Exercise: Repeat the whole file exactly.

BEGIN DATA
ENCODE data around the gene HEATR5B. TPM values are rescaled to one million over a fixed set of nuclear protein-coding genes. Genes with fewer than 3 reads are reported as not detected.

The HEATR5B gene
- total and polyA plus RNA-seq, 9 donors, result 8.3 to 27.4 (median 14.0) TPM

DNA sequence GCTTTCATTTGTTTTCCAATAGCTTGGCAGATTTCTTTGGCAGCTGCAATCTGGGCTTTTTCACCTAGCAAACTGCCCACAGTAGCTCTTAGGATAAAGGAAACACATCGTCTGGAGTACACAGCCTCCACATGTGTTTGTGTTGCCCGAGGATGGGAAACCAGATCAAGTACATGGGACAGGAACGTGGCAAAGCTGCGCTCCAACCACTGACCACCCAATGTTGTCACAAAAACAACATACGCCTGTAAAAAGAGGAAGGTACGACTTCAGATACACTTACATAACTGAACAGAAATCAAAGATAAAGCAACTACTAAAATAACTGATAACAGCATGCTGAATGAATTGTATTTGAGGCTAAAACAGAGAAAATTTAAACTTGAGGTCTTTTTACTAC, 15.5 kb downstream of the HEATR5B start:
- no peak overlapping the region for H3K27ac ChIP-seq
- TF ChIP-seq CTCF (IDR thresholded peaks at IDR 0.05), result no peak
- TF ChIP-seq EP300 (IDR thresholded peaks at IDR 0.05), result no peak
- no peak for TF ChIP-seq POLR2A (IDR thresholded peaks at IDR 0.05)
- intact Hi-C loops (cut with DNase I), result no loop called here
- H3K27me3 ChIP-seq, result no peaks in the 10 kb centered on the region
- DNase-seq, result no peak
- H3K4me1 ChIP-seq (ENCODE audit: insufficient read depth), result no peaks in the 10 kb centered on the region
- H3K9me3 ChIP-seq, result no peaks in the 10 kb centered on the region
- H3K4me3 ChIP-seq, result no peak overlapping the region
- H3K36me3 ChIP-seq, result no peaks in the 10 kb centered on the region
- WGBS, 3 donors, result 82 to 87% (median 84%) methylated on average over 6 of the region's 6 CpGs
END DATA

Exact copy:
ENCODE data around the gene HEATR5B. TPM values are rescaled to one million over a fixed set of nuclear protein-coding genes. Genes with fewer than 3 reads are reported as not detected.

The HEATR5B gene
- total and polyA plus RNA-seq, 9 donors, result 8.3 to 27.4 (median 14.0) TPM

DNA sequence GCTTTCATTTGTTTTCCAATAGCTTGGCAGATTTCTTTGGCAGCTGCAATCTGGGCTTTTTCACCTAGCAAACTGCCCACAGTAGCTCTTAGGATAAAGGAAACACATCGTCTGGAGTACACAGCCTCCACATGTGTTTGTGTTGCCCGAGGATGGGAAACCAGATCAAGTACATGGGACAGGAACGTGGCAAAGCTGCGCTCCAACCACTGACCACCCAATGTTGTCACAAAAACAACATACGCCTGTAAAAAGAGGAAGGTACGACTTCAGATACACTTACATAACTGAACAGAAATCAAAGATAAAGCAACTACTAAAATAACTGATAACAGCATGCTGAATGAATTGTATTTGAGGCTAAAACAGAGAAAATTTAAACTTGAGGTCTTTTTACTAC, 15.5 kb downstream of the HEATR5B start:
- no peak overlapping the region for H3K27ac ChIP-seq
- TF ChIP-seq CTCF (IDR thresholded peaks at IDR 0.05), result no peak
- TF ChIP-seq EP300 (IDR thresholded peaks at IDR 0.05), result no peak
- no peak for TF ChIP-seq POLR2A (IDR thresholded peaks at IDR 0.05)
- intact Hi-C loops (cut with DNase I), result no loop called here
- H3K27me3 ChIP-seq, result no peaks in the 10 kb centered on the region
- DNase-seq, result no peak
- H3K4me1 ChIP-seq (ENCODE audit: insufficient read depth), result no peaks in the 10 kb centered on the region
- H3K9me3 ChIP-seq, result no peaks in the 10 kb centered on the region
- H3K4me3 ChIP-seq, result no peak overlapping the region
- H3K36me3 ChIP-seq, result no peaks in the 10 kb centered on the region
- WGBS, 3 donors, result 82 to 87% (median 84%) methylated on average over 6 of the region's 6 CpGs